Wow, the SEC is questioning Exxon’s asset valuation, i.e. its book value – although the stock price is trading near its all-time high and nobody has lost any money.

And for a good reason: Management at Exxon, you know the guys who have spent billions on capex when oil was at 100 without actually finding much, think that a halving of the oil price has no consequences for their book value. And what’s better: they seem to be the only ones.

I mean, even Royal Dutch has impaired their assets by USD 8 billion, or 4(!) percent of their asset value. The same goes for Chevron, which at least has reduced book values by USD 4.7 billion.

Message: do not trust these managements (and book values).


Clearly, the oil industry still believes that oil prices will recover significantly. As do many investors who either think the dividend yield is sustainable, or the optionality in case of a higher oil price is worth a lot. This view is embedded in the valuations and therefore this is not a contrarian play. The sector (average stock) is not cheap. Moreover, book value, one of value investor’s favourite metrics appears to be unreliable, just as it was in 2007/2008 with the banks. If oil prices do not recover substantially, we are going to find it out.

They really don’t know what they are doing: QE and Spanish banks

I wrote on how negative rates are destroying the Italian banking system (here). Now, there is a new piece by Exane (here, via valueandopportunity) on how negative rates might play out in Spain. Unsurprisingly, the effects are similar.

Just as in Italy, Spanish banks have heavily invested in government bonds in order to benefit from the free central bank put provided by QE and whatever it takes. Just as in Italy, private sector lending has been crowded out (it probably was too high to begin with) and, just as in Italy, the low hanging fruit has been picked, now that Spanish government bonds yield less than the 10 year US treasury.

The report is entertaining to read, but the most interesting information can be found in this table,


It shows what percentage of the respective bank’s profit before tax (PBT) comes from interest payments and capital gains in the sovereign portfolio. The percentage is lowest for Santander (SAN) and BBVA, as they have substantial operations abroad and had not engaged in foolish real estate lending to begin with. Nevertheless, their dependence on income from their sovereign bond portfolio is substantial. For others, the importance of the sovereign book is way higher. For the seven largest Spanish banks, on average, 93 (!!!) percent of pre-tax net income comes from gains and income on their sovereign books.

The report mentions that the average remaining duration of the sovereign book is between 3-4 years, which means that over the next half decade virtually all of the Pre-tax profit in the Spanish banking system will disappear, if interest rates remain where they are.

Macro economists, as employed by central banks, no doubt would answer that this is exactly the purpose: force banks to lend more and help the economy grow out of the high debt (circular reasoning being a requirement for a PhD in this field).

They forget that in order to lend more to the private sector a bank a.) needs equity and b.) needs to find enough suitable costumers.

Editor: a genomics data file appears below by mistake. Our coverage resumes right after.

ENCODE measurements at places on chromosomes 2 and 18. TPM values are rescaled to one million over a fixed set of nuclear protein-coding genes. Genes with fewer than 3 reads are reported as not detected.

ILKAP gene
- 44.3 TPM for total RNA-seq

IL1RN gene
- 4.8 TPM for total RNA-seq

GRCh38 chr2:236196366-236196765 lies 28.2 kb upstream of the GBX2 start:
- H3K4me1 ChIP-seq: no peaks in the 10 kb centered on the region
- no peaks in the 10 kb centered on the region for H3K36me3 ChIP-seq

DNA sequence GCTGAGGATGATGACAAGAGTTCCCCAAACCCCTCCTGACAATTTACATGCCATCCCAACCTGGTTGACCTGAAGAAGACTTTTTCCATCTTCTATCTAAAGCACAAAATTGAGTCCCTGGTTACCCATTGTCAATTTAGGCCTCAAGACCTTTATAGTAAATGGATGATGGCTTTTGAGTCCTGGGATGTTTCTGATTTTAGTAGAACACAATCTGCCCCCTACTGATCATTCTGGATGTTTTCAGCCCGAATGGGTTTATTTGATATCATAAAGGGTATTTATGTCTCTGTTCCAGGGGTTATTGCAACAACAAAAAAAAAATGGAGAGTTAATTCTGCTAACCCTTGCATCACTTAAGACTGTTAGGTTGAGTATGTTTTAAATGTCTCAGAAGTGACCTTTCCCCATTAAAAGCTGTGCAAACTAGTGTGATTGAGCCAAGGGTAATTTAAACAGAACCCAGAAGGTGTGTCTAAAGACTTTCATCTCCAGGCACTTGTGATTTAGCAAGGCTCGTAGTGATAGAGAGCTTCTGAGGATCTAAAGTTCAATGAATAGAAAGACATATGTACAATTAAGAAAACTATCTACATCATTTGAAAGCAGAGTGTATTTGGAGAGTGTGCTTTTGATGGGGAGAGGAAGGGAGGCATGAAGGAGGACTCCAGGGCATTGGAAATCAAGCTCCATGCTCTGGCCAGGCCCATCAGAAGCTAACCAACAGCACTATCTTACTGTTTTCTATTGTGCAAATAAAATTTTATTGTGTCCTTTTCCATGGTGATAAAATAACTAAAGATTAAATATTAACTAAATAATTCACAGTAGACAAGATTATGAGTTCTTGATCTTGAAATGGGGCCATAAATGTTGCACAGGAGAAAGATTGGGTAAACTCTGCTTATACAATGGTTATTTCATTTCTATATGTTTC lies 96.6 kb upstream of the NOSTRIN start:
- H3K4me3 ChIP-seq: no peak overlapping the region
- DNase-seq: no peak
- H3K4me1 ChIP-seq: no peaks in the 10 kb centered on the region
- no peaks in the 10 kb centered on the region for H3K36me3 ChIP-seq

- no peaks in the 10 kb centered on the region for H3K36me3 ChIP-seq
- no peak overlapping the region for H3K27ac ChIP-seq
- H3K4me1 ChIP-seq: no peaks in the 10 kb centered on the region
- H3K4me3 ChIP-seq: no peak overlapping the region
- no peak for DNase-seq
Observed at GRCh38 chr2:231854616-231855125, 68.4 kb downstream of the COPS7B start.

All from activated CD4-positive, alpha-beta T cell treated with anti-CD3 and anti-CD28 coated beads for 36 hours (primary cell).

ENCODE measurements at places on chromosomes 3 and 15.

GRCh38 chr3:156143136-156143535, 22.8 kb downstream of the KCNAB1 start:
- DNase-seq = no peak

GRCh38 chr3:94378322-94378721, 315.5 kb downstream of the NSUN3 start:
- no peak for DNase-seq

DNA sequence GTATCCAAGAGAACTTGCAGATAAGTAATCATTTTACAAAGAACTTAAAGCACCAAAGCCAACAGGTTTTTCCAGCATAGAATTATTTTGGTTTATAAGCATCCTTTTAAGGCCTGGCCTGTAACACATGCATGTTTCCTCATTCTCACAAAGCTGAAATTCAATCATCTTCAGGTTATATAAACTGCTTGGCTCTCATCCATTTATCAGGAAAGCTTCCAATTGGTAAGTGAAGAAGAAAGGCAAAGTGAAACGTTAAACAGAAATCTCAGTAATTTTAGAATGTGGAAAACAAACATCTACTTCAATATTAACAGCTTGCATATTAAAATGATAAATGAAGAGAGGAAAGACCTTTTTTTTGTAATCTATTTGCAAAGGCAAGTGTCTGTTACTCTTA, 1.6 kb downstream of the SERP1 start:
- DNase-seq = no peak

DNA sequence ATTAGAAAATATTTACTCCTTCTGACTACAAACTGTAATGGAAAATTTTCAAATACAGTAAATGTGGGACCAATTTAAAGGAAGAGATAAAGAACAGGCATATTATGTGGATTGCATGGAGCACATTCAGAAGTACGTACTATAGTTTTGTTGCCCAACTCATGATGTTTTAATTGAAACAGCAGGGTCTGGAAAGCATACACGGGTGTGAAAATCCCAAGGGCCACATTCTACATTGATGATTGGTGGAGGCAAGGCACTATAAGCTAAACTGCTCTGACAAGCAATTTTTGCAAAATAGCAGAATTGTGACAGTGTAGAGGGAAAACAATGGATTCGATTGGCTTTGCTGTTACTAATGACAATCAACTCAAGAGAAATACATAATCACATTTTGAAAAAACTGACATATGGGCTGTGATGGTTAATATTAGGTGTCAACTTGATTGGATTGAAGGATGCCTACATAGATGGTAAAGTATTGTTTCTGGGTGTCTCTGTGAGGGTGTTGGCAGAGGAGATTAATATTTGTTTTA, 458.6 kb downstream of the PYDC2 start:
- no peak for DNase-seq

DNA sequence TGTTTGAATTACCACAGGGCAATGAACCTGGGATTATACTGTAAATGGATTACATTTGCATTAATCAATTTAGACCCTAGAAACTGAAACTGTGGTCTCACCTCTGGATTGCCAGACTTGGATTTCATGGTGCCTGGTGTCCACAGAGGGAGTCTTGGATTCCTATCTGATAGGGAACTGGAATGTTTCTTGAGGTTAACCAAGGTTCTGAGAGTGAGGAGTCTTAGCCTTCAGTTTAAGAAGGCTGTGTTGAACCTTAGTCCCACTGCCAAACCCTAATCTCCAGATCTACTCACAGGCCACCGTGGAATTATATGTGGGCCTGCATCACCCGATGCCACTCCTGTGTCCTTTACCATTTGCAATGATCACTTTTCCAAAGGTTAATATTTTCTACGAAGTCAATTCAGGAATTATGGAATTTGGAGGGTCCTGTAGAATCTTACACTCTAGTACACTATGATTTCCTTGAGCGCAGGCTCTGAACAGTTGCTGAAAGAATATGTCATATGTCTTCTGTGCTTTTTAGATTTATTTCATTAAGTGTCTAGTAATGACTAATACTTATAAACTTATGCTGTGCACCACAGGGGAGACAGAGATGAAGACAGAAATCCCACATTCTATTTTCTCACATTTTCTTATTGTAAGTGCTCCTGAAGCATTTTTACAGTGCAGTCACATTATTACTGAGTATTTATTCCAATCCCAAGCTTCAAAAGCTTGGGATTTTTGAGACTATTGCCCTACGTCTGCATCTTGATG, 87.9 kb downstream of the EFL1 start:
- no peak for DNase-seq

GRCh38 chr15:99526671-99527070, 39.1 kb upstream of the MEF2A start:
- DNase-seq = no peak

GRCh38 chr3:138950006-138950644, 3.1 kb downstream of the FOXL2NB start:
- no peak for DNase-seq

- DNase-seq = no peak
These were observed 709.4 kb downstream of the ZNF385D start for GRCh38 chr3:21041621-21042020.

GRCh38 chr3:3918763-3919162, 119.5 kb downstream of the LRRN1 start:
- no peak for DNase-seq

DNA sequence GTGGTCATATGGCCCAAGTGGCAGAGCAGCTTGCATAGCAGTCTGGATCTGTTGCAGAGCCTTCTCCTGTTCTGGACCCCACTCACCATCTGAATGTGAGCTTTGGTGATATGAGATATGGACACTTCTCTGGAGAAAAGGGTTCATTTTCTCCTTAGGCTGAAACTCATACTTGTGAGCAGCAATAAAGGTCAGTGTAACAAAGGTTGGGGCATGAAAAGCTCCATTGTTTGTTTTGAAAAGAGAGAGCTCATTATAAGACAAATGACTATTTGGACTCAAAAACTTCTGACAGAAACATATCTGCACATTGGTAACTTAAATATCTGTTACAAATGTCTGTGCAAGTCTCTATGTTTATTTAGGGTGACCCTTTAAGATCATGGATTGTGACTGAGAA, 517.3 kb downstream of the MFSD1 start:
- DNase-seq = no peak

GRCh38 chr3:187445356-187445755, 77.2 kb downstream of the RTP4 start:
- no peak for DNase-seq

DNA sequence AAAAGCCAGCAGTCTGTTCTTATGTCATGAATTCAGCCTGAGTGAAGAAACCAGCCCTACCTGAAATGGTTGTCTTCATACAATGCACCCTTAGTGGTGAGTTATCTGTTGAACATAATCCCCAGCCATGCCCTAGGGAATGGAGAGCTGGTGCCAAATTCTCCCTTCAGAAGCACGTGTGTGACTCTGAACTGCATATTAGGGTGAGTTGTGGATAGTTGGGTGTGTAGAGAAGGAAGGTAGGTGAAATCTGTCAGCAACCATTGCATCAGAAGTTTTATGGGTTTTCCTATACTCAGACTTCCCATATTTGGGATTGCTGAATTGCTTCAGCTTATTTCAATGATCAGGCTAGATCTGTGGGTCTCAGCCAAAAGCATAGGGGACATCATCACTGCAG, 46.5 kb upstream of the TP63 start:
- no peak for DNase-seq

As for the equity, most of the equity in Spanish banks consists of tax loss carryforwards, i.e. it is not really there and not available to cover losses – and everybody knows that. Everybody who is not a macro economist, that is.

As for the costumers, Spanish banks are losing their best and biggest clients to – you guessed it – the ECB and to the bond market. Ask yourself: why should big Spanish corporates (Initex, Endesa etc.) pay the overhead costs for such unnecessary things as underwriting departments and bank branches, if they can pay near zero in ETF and central bank dominated bond markets?

Answer: they don’t.

Thus Spanish banks are trying to find costumers by tricking Spaniards into credit card debt with opaque zero cost offers. If the only way you hope to grow your loan book profitably, is to screw your costumers, I would say that this is neither the way to grow your economy, nor sustainable.

There is no conspiracy – central banks really do not know what they are doing.

Why commodity companies might not be as cheap as they seem (and GMO is likely wrong)

Excellent piece by GMO on investing in commodity stocks (I do not know why they call them resource equities, probably for marketing reasons).

There are very useful long-term charts comparing investing in equities vs. investing in the commodity directly. They show that equities in commodity producers have delivered a significant positive return even in the absence of a secular commodity bull market. Further, they demonstrate that for financial investors it is really the only alternative, as the long-term returns from investing in futures are horrible, as a result of negative roll returns. The charts are very useful if you want to market a commodity equity fund.

However, the following statement irritated me,


According to the metric they use, a combination of normalized historical earnings, P/B and Dividend Yield, the valuation of the energy/metals sector has the lowest historical relative valuation on record only matched with 1998 the days of 10 dollar oil.

The reason I was irritated, is that recently when I looked at a few oil mayors, I felt that at the current price level their valuation was excessive and their dividend not sustainable. Moreover this was true across the board, whether it is Exxon mobile or OMV (Austrian integrated oil company).

Just look at Royal Dutch Shell, with a dividend yield of over 6 percent, a normalized (5y) PE of 11 and trading at a price book of 1.3. That’s looks cheap according to GMO’s chosen metric and, no doubt, represents a significant discount the S&P 500.

Just how reliable are these metrics in this case?